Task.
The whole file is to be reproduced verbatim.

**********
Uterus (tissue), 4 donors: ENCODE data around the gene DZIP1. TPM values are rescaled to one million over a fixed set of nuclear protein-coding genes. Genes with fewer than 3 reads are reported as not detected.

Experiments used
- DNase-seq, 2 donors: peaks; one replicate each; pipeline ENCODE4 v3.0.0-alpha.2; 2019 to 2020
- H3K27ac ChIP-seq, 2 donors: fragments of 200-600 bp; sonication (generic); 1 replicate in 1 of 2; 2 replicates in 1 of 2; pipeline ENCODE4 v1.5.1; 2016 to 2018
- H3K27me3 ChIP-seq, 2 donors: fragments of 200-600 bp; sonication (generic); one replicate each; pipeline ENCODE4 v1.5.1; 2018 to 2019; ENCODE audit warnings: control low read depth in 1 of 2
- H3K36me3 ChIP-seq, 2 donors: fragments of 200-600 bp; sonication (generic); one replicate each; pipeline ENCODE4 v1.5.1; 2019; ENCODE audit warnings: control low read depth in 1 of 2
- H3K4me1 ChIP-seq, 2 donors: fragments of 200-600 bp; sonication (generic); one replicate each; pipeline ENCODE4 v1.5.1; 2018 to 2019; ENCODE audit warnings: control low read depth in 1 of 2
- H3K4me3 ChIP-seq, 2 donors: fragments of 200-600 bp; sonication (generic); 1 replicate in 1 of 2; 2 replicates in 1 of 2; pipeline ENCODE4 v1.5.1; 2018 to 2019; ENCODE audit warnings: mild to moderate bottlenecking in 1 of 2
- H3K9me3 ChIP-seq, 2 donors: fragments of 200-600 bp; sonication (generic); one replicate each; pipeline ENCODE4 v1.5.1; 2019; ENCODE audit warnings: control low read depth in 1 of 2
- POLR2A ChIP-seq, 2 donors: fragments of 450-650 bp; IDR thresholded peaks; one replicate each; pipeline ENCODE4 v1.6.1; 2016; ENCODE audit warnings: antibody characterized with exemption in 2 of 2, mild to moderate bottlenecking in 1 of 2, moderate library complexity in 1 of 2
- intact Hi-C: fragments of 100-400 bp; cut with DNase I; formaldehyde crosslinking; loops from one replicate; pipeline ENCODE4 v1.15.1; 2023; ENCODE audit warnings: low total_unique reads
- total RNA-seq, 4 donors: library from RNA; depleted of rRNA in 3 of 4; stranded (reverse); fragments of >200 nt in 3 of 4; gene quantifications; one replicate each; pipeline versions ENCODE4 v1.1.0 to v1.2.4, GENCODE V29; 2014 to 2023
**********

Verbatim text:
Uterus (tissue), 4 donors: ENCODE data around the gene DZIP1. TPM values are rescaled to one million over a fixed set of nuclear protein-coding genes. Genes with fewer than 3 reads are reported as not detected.

Experiments used
- DNase-seq, 2 donors: peaks; one replicate each; pipeline ENCODE4 v3.0.0-alpha.2; 2019 to 2020
- H3K27ac ChIP-seq, 2 donors: fragments of 200-600 bp; sonication (generic); 1 replicate in 1 of 2; 2 replicates in 1 of 2; pipeline ENCODE4 v1.5.1; 2016 to 2018
- H3K27me3 ChIP-seq, 2 donors: fragments of 200-600 bp; sonication (generic); one replicate each; pipeline ENCODE4 v1.5.1; 2018 to 2019; ENCODE audit warnings: control low read depth in 1 of 2
- H3K36me3 ChIP-seq, 2 donors: fragments of 200-600 bp; sonication (generic); one replicate each; pipeline ENCODE4 v1.5.1; 2019; ENCODE audit warnings: control low read depth in 1 of 2
- H3K4me1 ChIP-seq, 2 donors: fragments of 200-600 bp; sonication (generic); one replicate each; pipeline ENCODE4 v1.5.1; 2018 to 2019; ENCODE audit warnings: control low read depth in 1 of 2
- H3K4me3 ChIP-seq, 2 donors: fragments of 200-600 bp; sonication (generic); 1 replicate in 1 of 2; 2 replicates in 1 of 2; pipeline ENCODE4 v1.5.1; 2018 to 2019; ENCODE audit warnings: mild to moderate bottlenecking in 1 of 2
- H3K9me3 ChIP-seq, 2 donors: fragments of 200-600 bp; sonication (generic); one replicate each; pipeline ENCODE4 v1.5.1; 2019; ENCODE audit warnings: control low read depth in 1 of 2
- POLR2A ChIP-seq, 2 donors: fragments of 450-650 bp; IDR thresholded peaks; one replicate each; pipeline ENCODE4 v1.6.1; 2016; ENCODE audit warnings: antibody characterized with exemption in 2 of 2, mild to moderate bottlenecking in 1 of 2, moderate library complexity in 1 of 2
- intact Hi-C: fragments of 100-400 bp; cut with DNase I; formaldehyde crosslinking; loops from one replicate; pipeline ENCODE4 v1.15.1; 2023; ENCODE audit warnings: low total_unique reads
- total RNA-seq, 4 donors: library from RNA; depleted of rRNA in 3 of 4; stranded (reverse); fragments of >200 nt in 3 of 4; gene quantifications; one replicate each; pipeline versions ENCODE4 v1.1.0 to v1.2.4, GENCODE V29; 2014 to 2023